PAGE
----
Subject: Re: [boost] Volunteers needed to run regression test reporting
From: Phil Endecott (spam_from_boost_dev_at_[hidden])
Date: 2014-01-19 11:34:51
Phil Endecott wrote:
> I have a box with a dual-core Cortex-A15 (Samsung Exynos 5)
> and 2GB of RAM running Debian that is mostly idle. It currently
> has g++ 4.6 installed. But could it successfully run the
> tests in a sane period of time without choking?
I seem to have run the regression tests successfully and the results
are shown as "exynos5" at
There are a handful of test failures that do not seem to happen on
other platforms. Library maintainers are welcome to ask me if they
think there is anything platform-specific that needs investigation.
It took about 16 hours to run.
The only issues that I encountered were:
- I set LANG=C to suppress some messages from Perl; I've had to do
this on other occasions on this machine, so it's probably not an
issue with the scripts.
- I tried toolset=gcc-4.6.3 and got an incomprehensible error; I
used toolset=gcc in the end. I suspect I should have just used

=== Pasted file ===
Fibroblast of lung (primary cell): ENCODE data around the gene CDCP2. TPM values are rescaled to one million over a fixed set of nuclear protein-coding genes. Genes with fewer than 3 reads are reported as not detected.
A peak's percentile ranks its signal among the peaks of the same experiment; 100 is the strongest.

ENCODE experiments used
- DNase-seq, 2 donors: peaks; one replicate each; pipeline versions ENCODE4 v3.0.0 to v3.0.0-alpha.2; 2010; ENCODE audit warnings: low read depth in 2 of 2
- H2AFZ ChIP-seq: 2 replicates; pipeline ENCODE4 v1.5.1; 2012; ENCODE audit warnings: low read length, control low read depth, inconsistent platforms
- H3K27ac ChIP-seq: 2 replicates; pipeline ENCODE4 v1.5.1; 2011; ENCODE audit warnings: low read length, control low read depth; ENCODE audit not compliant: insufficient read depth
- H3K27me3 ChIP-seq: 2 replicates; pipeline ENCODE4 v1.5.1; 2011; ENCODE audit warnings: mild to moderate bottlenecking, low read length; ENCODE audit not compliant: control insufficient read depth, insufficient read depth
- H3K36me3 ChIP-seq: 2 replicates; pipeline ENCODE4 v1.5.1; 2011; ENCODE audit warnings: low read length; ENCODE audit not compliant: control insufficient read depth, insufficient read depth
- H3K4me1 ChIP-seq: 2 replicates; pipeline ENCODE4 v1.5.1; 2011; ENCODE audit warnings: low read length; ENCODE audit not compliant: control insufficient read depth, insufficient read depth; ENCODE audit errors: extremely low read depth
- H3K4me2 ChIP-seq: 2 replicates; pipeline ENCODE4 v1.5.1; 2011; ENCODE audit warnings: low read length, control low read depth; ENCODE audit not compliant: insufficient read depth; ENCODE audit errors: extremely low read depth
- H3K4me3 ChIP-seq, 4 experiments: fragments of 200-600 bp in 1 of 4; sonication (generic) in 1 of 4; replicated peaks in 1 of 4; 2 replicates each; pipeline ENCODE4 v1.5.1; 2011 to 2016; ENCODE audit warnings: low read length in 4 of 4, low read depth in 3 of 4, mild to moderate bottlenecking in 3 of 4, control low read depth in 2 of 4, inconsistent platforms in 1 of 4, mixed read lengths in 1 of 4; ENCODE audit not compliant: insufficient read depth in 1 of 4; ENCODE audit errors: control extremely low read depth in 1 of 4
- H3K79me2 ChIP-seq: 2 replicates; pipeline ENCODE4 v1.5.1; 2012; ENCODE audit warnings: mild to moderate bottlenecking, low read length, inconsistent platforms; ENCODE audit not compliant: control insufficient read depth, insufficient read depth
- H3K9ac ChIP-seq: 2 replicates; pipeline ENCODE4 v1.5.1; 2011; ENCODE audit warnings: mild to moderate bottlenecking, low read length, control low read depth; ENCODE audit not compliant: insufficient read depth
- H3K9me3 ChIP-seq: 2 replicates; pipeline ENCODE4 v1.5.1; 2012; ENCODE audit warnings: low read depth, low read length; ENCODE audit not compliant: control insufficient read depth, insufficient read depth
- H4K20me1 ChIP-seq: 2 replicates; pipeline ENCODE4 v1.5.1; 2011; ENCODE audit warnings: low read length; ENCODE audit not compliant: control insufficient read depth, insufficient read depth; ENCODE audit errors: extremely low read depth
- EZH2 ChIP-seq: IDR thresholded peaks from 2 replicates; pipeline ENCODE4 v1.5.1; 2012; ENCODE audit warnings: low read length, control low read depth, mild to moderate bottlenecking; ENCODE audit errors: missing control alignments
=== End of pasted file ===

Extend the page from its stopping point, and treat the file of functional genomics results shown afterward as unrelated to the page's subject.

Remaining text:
toolset=gcc-4.6. It might be worthwhile to explicitly validate
the toolset arg and give a better error message.
- It only seemed to be using one CPU. Is there something that I
can do to make it use both?
I will look into doing this from a cron job. How often is it
actually useful to run them?
Some other notes:
- This is a little-endian system. I haven't seem anyone using
ARM in big-endian mode for quite a few years now.
- It would be great to run tests on iOS. The way the devices are
locked down makes this difficult. The best solution is probably
to use a jailbroken device, and to use ssh to copy the test
executables over and run them.
- For Android, I'd also suggest cross-compiling and copying the
test executables onto a device - and in this case it can be done
without having to crack the hardware. Ideally much of this
could be shared between Android and iOS.
- I will probably install llvm as well, not least because that
is rather closer to Apple's iOS cross compiler.
- ARMv8, i.e. 64-bit ARM, will be the next challenge - once I
have suitable hardware!
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